Golf: Scots warm to the task

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The Independent Online
IN theory it is a good idea. Make the first three days of the Alfred Dunhill Cup a round-robin instead of a knock-out competition and guarantee every player at least 54 holes. The spectators would have more golf to watch and quality would have longer to prevail over chance.

In theory. In practice the weather was so foul at St Andrews yesterday morning that any sound- minded man would shudder at the prospect of one round, never mind three. The wind and the rain hurtled in off the North Sea and thrashed around the Old Course making the 'home of golf' as warm and welcoming as an NUM invitation to Michael Heseltine. The cold shouted 'fore' and sliced under the waterproofs.

No golfers suffered more than the Thailand team. They had undertaken a 17-and-a-half-hour flight from Bangkok to find the temperature had dropped around 50F on the way by the time they touched down in Scotland on Monday. The Thais have since played two practice rounds at times their bodies would normally expect to be in bed and got frozen in the process.

For the last three years Thailand have reached the Dunhill Cup finals and on each occasion have returned wiser but sadder after 3-0 defeats, twice to England and once at the hands of the Scots. Yesterday's draw did them no favours, putting them in the same group as Australia, who have won this event twice, last year's runners-up South Africa and a German team, two-thirds of which won the World Cup two years ago.

Their manager, Prasertchai Soongsavang, put a brave face on it, saying that the new format would give his players the chance to recover their form if they began badly. Then he made contact with reality. 'We will try very hard to lose matches 2-1,' he said.

For the home nation, of course, yesterday's weather was perfect. They say that people north of the border are football mad but their club-and-ball brigade also give cause for concern in their earnest pursuit of the worst conditions to play in. Golf, to a Scot, is only a true test when the flags are bent double and it requires the sweet spot in the driver to go 50 yards. Why the Open Championship is played in July and not January is a complete mystery to these people.

'We want it to be as wet and windy as possible,' Colin Montgomerie, the home captain, said. 'It might not be much fun for the spectators but we have a job to do. The worse the conditions the better it will be for us.' It will need to be, as Scotland must head last year's winners Sweden if they are to win their group and qualify for Sunday's semi-finals. They begin today against Canada.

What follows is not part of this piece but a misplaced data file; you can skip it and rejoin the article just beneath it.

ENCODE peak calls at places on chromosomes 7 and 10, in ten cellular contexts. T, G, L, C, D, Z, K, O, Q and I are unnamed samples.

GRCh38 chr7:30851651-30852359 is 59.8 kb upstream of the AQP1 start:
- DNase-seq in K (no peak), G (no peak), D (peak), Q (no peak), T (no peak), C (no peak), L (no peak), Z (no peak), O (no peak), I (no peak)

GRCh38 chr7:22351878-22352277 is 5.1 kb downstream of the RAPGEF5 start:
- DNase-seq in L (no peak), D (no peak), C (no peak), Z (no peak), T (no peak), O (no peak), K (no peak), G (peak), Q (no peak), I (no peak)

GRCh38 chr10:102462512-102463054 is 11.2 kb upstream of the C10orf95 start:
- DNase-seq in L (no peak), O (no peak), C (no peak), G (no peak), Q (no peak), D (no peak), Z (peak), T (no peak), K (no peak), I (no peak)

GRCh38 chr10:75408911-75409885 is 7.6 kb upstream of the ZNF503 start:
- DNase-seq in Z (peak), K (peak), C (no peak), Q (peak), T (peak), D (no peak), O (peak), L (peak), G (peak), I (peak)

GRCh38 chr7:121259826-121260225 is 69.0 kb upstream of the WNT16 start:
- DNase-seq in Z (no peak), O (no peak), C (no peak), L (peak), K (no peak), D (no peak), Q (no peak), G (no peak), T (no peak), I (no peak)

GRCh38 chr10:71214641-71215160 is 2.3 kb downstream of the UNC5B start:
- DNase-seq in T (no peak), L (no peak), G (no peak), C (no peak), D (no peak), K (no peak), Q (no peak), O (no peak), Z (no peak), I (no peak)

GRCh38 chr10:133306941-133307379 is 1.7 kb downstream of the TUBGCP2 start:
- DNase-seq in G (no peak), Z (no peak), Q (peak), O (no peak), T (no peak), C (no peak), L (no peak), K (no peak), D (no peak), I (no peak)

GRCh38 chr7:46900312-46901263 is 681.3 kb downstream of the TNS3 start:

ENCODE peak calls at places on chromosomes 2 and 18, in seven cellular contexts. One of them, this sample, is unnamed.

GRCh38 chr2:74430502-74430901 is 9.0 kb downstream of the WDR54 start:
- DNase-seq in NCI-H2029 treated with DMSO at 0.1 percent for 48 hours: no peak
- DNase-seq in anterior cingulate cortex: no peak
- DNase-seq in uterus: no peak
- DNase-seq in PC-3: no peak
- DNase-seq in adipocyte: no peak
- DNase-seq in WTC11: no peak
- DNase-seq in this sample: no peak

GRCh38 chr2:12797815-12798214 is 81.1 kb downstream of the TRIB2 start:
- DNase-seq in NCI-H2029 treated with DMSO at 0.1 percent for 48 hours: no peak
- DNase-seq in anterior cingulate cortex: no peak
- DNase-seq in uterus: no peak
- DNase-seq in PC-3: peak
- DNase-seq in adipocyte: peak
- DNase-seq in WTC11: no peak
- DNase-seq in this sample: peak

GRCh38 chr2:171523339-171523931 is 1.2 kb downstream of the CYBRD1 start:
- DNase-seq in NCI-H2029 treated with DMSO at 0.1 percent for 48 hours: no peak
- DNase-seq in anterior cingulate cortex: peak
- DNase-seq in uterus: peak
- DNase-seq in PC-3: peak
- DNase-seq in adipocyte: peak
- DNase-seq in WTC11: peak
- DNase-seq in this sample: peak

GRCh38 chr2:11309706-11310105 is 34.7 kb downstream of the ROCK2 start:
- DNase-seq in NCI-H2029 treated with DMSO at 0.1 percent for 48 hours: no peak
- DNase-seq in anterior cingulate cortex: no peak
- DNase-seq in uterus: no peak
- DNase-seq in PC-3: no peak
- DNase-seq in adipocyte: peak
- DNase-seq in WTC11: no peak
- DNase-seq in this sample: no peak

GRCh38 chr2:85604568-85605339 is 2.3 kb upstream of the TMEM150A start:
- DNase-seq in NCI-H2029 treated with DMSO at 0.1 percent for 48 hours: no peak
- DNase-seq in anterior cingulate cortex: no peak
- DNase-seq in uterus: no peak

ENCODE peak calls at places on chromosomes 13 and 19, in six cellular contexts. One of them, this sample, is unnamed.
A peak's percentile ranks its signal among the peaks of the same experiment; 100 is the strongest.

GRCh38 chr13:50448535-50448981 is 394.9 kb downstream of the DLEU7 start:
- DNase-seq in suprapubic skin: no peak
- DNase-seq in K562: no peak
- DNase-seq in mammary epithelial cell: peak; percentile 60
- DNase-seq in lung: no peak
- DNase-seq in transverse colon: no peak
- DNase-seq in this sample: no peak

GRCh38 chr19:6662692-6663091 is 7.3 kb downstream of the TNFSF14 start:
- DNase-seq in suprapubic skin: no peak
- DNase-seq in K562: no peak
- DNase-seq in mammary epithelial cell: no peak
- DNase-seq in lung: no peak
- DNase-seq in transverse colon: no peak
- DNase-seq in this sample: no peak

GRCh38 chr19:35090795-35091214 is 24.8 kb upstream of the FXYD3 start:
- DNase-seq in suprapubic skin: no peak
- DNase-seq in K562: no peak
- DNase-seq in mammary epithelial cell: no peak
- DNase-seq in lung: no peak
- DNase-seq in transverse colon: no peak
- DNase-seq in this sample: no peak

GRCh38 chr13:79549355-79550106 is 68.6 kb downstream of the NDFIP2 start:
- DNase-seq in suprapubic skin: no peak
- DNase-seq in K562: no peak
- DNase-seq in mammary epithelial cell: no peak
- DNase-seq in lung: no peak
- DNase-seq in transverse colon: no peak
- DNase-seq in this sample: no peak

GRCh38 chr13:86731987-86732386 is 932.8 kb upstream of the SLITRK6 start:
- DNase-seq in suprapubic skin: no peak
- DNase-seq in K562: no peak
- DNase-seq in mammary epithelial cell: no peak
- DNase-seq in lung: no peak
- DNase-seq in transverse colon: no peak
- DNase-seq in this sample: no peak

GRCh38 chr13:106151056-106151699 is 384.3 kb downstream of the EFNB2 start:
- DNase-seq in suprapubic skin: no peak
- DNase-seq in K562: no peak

Tom Kite, who leads the favourites, the United States, also suspected the weather might be playing into the hands of the locals. 'If it stays like this there are going to be some high scores,' he said. 'The home teams will have an edge. They know the course and are used to playing here when the weather gets rough.' He then blew holes in his thoughts by including Wales, who failed to qualify, among England, Scotland and Ireland as the likely winners.

Not a good day for theories.

DUNHILL CUP Today's tee-off times: Group 1: United States v New Zealand: 9.0am F Couples v F Nobilo; 9.10 D Love III v G Waite; 9.20 T Kite v G Turner. Ireland v Korea: 9.30 P Walton v Cho Chul-Sang; 9.40 C O'Connor Jnr v Park Nam-Sin; 9.50 R Rafferty v Cho Sang-Ho. Group 2: Spain v Italy: 10.0 M A Jimenez v G Cali; 10.10 J Rivero v C Rocca; 10.20 J M Olazabal v S Grappasonni. England v Japan: 10.30 S Richardson v M Kuramoto; 10.40 D Gilford v N Yuhara; 10.50 J Spence v H Makino. Group 3: Scotland v Canada: 11.0 G Brand Jnr v D Mijovic; 11.10 C Montgomerie v B Franklin; 11.20 S Lyle v R Zokol. Sweden v France: 11.30 R Karlsson v J Van de Velde; 11.40 P-U Johansson v T Levet; 11.50 A Forsbrand v M Farry. Group 4: Australia v Germany: 12.0 G Norman v B Langer; 12.10 R Davis v H P Thuel; 12.20 I Baker-Finch v T Giedeon. South Africa v Thailand: 12.30 J Bland v S Sophon; 12.40 E Els v B Ruangkit; 12.50 D Frost v T Wiratchant.

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